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5 Calf exercises to strengthen and tone

Published March 19, 2019 (Revised: April 23, 2020) Read Time: 7 minutes
Ben Kissam

Written By: Ben Kissam, BS

Ben has a B.S. in Movement and Sports Science and over 7 years Certified Personal Training Experience.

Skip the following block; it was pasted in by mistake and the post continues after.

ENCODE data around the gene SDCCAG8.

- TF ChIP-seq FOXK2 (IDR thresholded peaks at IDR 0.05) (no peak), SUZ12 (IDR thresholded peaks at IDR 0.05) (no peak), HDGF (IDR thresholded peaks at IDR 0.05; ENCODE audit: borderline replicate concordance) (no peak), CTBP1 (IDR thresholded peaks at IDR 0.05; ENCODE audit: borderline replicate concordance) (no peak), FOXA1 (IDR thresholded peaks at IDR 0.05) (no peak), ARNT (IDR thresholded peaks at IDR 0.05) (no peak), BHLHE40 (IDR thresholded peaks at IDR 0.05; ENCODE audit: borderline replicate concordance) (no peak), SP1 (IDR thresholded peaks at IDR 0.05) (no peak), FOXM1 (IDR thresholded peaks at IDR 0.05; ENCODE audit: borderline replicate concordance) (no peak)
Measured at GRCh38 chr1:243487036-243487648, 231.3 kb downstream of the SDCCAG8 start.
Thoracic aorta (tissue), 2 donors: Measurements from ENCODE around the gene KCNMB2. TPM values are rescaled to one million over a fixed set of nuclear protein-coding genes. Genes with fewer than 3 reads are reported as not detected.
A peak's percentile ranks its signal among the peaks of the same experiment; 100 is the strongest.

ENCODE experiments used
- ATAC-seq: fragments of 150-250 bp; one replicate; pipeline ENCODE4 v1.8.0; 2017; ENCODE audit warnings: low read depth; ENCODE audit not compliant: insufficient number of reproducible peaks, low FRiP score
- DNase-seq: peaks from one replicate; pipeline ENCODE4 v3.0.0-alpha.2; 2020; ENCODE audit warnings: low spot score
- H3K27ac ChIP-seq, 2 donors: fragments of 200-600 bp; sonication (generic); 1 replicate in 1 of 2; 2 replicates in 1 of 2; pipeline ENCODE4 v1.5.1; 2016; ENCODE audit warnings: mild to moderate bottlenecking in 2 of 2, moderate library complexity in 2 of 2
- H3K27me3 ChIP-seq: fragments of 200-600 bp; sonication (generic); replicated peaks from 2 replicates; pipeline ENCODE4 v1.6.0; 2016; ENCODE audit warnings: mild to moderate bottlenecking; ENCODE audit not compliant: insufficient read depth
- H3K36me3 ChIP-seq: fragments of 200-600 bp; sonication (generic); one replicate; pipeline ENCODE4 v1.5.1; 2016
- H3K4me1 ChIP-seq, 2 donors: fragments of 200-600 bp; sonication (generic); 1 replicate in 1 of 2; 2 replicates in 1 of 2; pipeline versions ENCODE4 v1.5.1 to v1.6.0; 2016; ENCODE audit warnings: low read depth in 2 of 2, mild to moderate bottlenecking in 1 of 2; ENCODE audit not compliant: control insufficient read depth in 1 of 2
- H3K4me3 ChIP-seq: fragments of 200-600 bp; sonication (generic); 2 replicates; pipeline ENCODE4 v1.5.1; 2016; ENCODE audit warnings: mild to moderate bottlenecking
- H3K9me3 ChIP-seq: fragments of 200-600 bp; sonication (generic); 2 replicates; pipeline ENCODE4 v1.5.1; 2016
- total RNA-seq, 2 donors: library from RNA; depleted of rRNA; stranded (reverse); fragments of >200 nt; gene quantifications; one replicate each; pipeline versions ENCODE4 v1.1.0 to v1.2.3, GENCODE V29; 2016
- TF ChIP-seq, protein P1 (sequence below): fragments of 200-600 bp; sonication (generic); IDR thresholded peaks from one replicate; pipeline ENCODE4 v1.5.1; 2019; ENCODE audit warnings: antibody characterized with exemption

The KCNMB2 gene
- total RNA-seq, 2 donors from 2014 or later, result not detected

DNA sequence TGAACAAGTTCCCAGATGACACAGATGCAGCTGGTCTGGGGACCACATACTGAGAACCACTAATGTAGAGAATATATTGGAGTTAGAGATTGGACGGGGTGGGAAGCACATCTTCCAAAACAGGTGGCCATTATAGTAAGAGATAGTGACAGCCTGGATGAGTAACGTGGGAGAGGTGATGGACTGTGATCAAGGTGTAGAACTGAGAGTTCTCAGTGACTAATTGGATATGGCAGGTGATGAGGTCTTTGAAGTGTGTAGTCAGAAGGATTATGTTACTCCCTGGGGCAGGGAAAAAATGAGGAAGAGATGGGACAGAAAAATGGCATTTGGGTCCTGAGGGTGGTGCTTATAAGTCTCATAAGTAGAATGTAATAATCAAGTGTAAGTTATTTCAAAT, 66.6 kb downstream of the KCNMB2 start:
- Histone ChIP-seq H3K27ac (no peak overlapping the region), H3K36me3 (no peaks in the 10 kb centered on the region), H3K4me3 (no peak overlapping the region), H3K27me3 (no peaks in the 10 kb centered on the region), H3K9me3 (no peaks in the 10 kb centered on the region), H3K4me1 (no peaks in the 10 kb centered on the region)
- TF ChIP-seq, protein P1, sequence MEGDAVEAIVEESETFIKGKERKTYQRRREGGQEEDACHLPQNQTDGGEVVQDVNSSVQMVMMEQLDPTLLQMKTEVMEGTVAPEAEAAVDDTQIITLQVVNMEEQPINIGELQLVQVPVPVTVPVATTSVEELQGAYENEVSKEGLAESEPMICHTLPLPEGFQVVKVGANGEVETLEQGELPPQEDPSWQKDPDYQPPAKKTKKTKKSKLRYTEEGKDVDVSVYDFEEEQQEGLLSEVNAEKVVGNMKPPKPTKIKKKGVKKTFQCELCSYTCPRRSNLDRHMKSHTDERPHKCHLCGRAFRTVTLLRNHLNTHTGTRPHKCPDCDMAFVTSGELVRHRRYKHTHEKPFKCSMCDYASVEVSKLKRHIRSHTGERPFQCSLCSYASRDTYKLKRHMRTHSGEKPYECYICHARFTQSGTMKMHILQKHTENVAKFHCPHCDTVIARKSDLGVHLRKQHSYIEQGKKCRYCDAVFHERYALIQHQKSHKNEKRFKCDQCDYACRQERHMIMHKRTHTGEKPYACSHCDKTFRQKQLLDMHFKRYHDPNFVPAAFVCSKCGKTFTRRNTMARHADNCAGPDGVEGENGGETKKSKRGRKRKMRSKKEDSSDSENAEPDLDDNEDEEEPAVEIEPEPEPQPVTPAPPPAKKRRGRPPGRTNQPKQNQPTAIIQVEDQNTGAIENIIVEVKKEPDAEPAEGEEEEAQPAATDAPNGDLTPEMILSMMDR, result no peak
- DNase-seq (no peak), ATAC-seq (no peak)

<script type="application/ld+json"> { "@context":"", "@type":"BlogPosting", "author": { "@type": "Person", "name": "Ben Kissam, BS" }, "publisher": { "@type": "Organization", "name": "Warrior Made", "logo": { "@type": "ImageObject", "url": "", "image": "" } }, "headline":"5 Calf exercises to strengthen and tone", "datePublished":"2019-03-19", "dateModified": "2020-04-23", "description":"Having strong, toned calves is a common fitness goal. Aside from just looking good, calf strength and ankle mobility play a crucial role in our everyday lives.", "image": "" } </script> <script type="application/ld+json"> { "@context": "", "@type": "FAQPage", "mainEntity": [{ "@type": "Question", "name": "Where Is Your Calf Muscle?", "acceptedAnswer": { "@type": "Answer", "text": "Just like other big muscle groups in your legs (the glutes and hamstrings, for example), what we call our ‘calf muscle’ is actually two muscles that work together. These two muscles are called the gastrocnemius and the soleus." } }, { "@type": "Question", "name": "Why Should I Strengthen My Calf Muscles?", "acceptedAnswer": { "@type": "Answer", "text": "Strengthening the calves can make it easier to climb stairs, go for walks, dodge somebody on the sidewalk, step off a curb and other everyday movements. Calf exercises are designed to strengthen muscles and protect the smaller tendons and ligaments in your feet and ankles. Weak calf muscles lead to muscle strains, pulled muscles, injuries to your feet, and even muscle tears, all of which make walking incredibly difficult." } }, { "@type": "Question", "name": "What are the best exercises for calves?", "acceptedAnswer": { "@type": "Answer", "text": "Here are 5 of the best calf exercises you can do to strengthen and tone those legs: 1. Walking, 2. Fast Jumping Jacks, 3. Sit to hops, 4. Single Leg Stand, 5. Standing Calf Rocks" } }] } </script> <article> <div> <ul> <li><a href="#section1">Where Is Your Calf Muscle?</a></li> <li><a href="#section2">Why Should I Strengthen My Calf Muscles?</a></li> <li><a href="#section3">How To Tone Your Calves</a></li> <li><a href="#section4">What Are The Best Exercises For Calves?</a></li> <li><a href="#section5">Main Takeaway</a></li> </ul> </div> <section> <p>Stability, agility, coordination and balance are all benefits that come with having strong calf muscles, and as we age these things become even more important.</p> <p>But, can strengthening your calves be simple as adding a few exercises to your workout routine?</p> <p>In this article we’ll discuss what factors contribute to building calf muscles, why strong calves are important, and five calf exercises you can do to tone and strengthen your lower legs.</p> </section> <hr class="divider-50 divider-medium mx-auto"> <section id="section1"> <h2>Where Is Your Calf Muscle?</h2> <p>Just like other big muscle groups in your legs (the <a target="_blank" href="" rel="noreferrer">glutes</a> and <a target="_blank" href="" rel="noreferrer">hamstrings</a>, for example), what we call our ‘calf muscle’ is actually two muscles that work together. These two muscles are called the <i>gastrocnemius</i> and the <i>soleus</i>.</p> <img style="max-width:100%;" class="img-fluid" src="" alt="calf muscles diagram"> <h3>Gastrocnemius</h3> <p>The gastrocnemius (just call it the ‘gastroc’) is the larger rounded muscle you’re probably calling your calf.</p> <p>The muscle helps us with things like jumping, acceleration, and quick speed and power.</p> <h3>Soleus</h3> <p>The soleus is the smaller, flatter muscle located deep beneath the gastrocnemius and contributes to things like walking and running endurance<sup><a target="_blank" href="" rel="nofollow noreferrer">1</a></sup>.</p> <p>Although it isn’t considered part of the muscles that make up your calves, it’s important to highlight the muscle in front of your calf called the Tibialis anterior<sup><a target="_blank" href="" rel="nofollow noreferrer">2</a></sup>. This muscle helps you to flex your ankle and foot off the ground. Picking up your toes, also known as <i>dorsiflexion</i>, causes you to eccentrically load the calf muscles which is essential for strengthening and toning. When you walk, run, or jump, the calf muscles pull your feet up which allows forward motion.</p> </section> <hr class="divider-50 divider-medium mx-auto"> <section id="section2"> <h2>Why Should I Strengthen My Calf Muscles?</h2> <p>Strengthening the calves can make it easier to climb stairs, go for walks, dodge somebody on the sidewalk, step off a curb and other everyday movements.</p> <p>Calf exercises are designed to strengthen muscles and protect the smaller tendons and ligaments in your feet and ankles. Weak calf muscles lead to muscle strains, pulled muscles, injuries to your feet, and even muscle tears, all of which make walking incredibly difficult.<sup><a target="_blank" href="" rel="nofollow noreferrer">3</a></sup></p> </section> <hr class="divider-50 divider-medium mx-auto"> <section id="section3"> <h2>How to tone your calves</h2> <p>Strong, <a target="_blank" href="" rel="noreferrer">lean</a> calf muscles look great. You’re not alone if your goal is to tone your lower legs. But toning takes more than just exercise: diet plays a crucial role in the results you’re looking for<sup><a target="_blank" href="" rel="nofollow noreferrer">4</a></sup>.</p> <h3>Your Diet</h3> <p>Just like the age old saying “ab's are made in the kitchen”, the same thing applies to your calves. Well, your whole body really. You might have super-strong calf muscles, but without a relatively low body-fat percentage, they won’t have that toned, lean appearance you’re looking for.</p> <h3>Genetic factors</h3> <p>We all know someone that has “great legs” right? Sharply defined calf muscles that look like they spent hours in the gym.</p> <p>But what if we told you that they were born with those? Ok, not literally, but it’s true that genetics plays a role in your muscle make up. The number of Type I and Type II muscle fibers you have can determine the natural size and definition of your calves.</p> <p><strong>Type I</strong> muscle fibers tend to have more endurance and don’t tire as easily, however, they also have less growth potential than Type II.</p> <p><strong>Type II</strong> muscle fibers, also known as “fast twitch” tend to have a higher growth potential and allow us to see faster results when trying to strengthen and tone.</p> <p>So does that mean someone that has more Type I fibers can’t tone and build calf strength? Not at all.</p> <p>If you weren’t born with defined calves, don’t stress. Genes play a role in your muscle make up , but they won’t prevent you from increasing definition and strength, it just might take a little more work.</p> <p>Consistency, the right exercises and a healthy diet will all help you achieve the results you’re looking for.</p> </section> <hr class="divider-50 divider-medium mx-auto"> <section id="section4"> <h2>What are the best exercises for calves?</h2> <p>Here are 5 of the best calf exercises you can do to strengthen and tone those legs.</p> <img style="max-width:100%;" class="img-fluid" src="" alt="walking calf exercise"> <h3>1. Walking</h3> <p>If you’ve been around Warrior Made, you know how much we love walking. In fact, we believe it’s one of the best exercises you can do.</p> <p>Walking is extremely underrated as an exercise. Walking (especially up stairs) is great for the muscles in your feet, calves and is even great for the lymphatic system<sup><a target="_blank" href="" rel="nofollow noreferrer">5</a></sup>. </p> <p><i>If you want to step up your walking game, try changing the surface you are walking on to vary training (sand, grass, rocks, uphill, downhill...).</i></p> <img style="max-width:100%;" class="img-fluid" src="" alt="Fast Jumping Jacks"> <h3>2. Fast Jumping Jacks</h3> <p><a target="_blank" href="" rel="noreferrer">Jumping Jacks</a> are good for lateral training to increase stability, agility and coordination. Adding speed to them will help boost your metabolism and help with adding lean muscle. </p> <p>To do a jumping jack, start with your feet together. Jump and spread your feet laterally, pushing off your toes. Try and <a target="_blank" href="" rel="nofollow noreferrer">feel your glutes</a>. At the same time, your hands move laterally above your head. Step to the other side. Here is a full tutorial on how to do <a target="_blank" href="" rel="noreferrer">jumping jacks</a> with proper form. </p> <p><i>Challenge: try to do as many jumping jacks as you can in 1 minute, then rest for 30 seconds. Do this for 5 rounds!</i></p> <img style="max-width:100%;" class="img-fluid" src="" alt="Sit to hops"> <h3>3. Sit to hops</h3> <p>The sit to hop shares many benefits with the squat including: increasing lower-body strength, improving flexibility, and even boosting your metabolism. The advantage of the sit to hop is the explosive leap. This addition to the squat will fire your calves as well as the other muscle groups in your legs.</p> <p>To do a sit to hop </p> <ol> <li>Stand directly in front of a couch or chair.</li> <li>Push your butt back, bend your knees, and bring your arms up in front of you. Lower yourself until you’re seated on the chair. </li> <li>Rock your body forward slightly and use that momentum to begin to stand. Once you’re off the chair, jump straight upwards and bring your arms down to your side.</li> <li>Land softly with a slight bend in the knees, then immediately drop into the next repetition.</li> <li>Continue until you’ve reached the desired number of repetitions.</li> </ol> <p>For beginners, we suggest starting out with the sit to stand before moving on to the sit to hop.</p> <ol> <li>Stand in front of your couch and lower yourself down until you’re seated. </li> <li>Press through the heels to stand back up rather than adding that extra jump.</li> </ol> <p>This will help you to establish good form and start to build lower body strength so you can take on the sit to hop later.</p> <img style="max-width:100%;" class="img-fluid" src="" alt="Single Leg Stand"> <h3>4. Single Leg Stand</h3> <p>Practicing standing on one leg is a great way to train balance in the lower leg and improve strength. Single leg stands not only help strengthen your calf muscle, they also increase balance and stabilization of the ankle, knee and hip joints.</p> <p>Single leg stands are as simple as they sound. Bring one foot off the ground and balance. Keep the standing leg straight. An unlocked knee forces the stabilizer muscles around the joint to work harder, which puts less pressure on your joints. </p> <p>Position yourself next to a door or table so you can grab hold if necessary.</p> <p><i>If you are looking for an extra challenge with this exercise try adding an unstable surface (pillow) or throwing and catching a ball against a wall while balancing.</i></p> <img style="max-width:100%;" class="img-fluid" src=" CALF ROCKS.gif" alt="Standing Calf Rocks"> <h3>5. Standing Calf Rocks</h3> <p>Maybe you’re in your living room and want to workout <a target="_blank" href="" rel="nofollow noreferrer">in between commercials</a>. Here’s a calf exercise you can do anywhere: Standing Calf Rocks. </p> <p>Position yourself near a wall or a chair in case you need something to hold onto. Start standing upright with good posture and your feet flat on the floor. Slowly push through your toes and elevate your heels off the ground. Hold at the top for one to three seconds, From there, allow your feet to come back down and "rock" back onto your heels.</p> <p>From your heels, go back to your toes. Keep this cycle going.. If your goal is toned muscles, be diligent about the pause at the top.</p> <p><i>If you are looking for something even easier, but still effective, try seated calf rocks. These are exactly the same as standing but your feet will be out in front of you.</i></p> <h3>Bonus Stretch</h3> <p>As important as it is to exercise your calf muscles, it is equally as important to make sure you are properly stretching them. Having tight calves is relatively common, and can limit your ankle mobility and potentially increase the possibility of injuries. One way to help prevent this is by making sure you are stretching and working on flexibility and mobility regularly. </p> <img style="max-width:100%;" class="img-fluid" src=" ONE LEG CALF STRETCH.gif" alt="Kneeling One Leg Calf Stretch"> <h3>Kneeling One Leg Calf Stretch</h3> <ol> <li>Keep your hips forward, don’t let them twist from side to side</li> <li>Drive your heel down into the ground as you bring your knee forward to deepen the stretch</li> <li>When you look down, make sure your knee goes the same direction as your toes</li> <li>Breathe deep into your belly and give a big relaxing exhale as you go from position to position and try to go a little further on every rep</li> </ol> </section> <hr class="divider-50 divider-medium mx-auto"> <section id="section5"> <h2>Main takeaway</h2> <p>Having great legs is more important than what you see on the outside. Strong calf muscles are essential for everyday movements and protect us from injuries as we age. </p> <p>Strengthening and toning your calves will be different for everyone, and based on genetics may come easier to some than others. The key is to be consistent, target your calves with effective exercises and eat a clean diet so your results show.</p> </section> </article>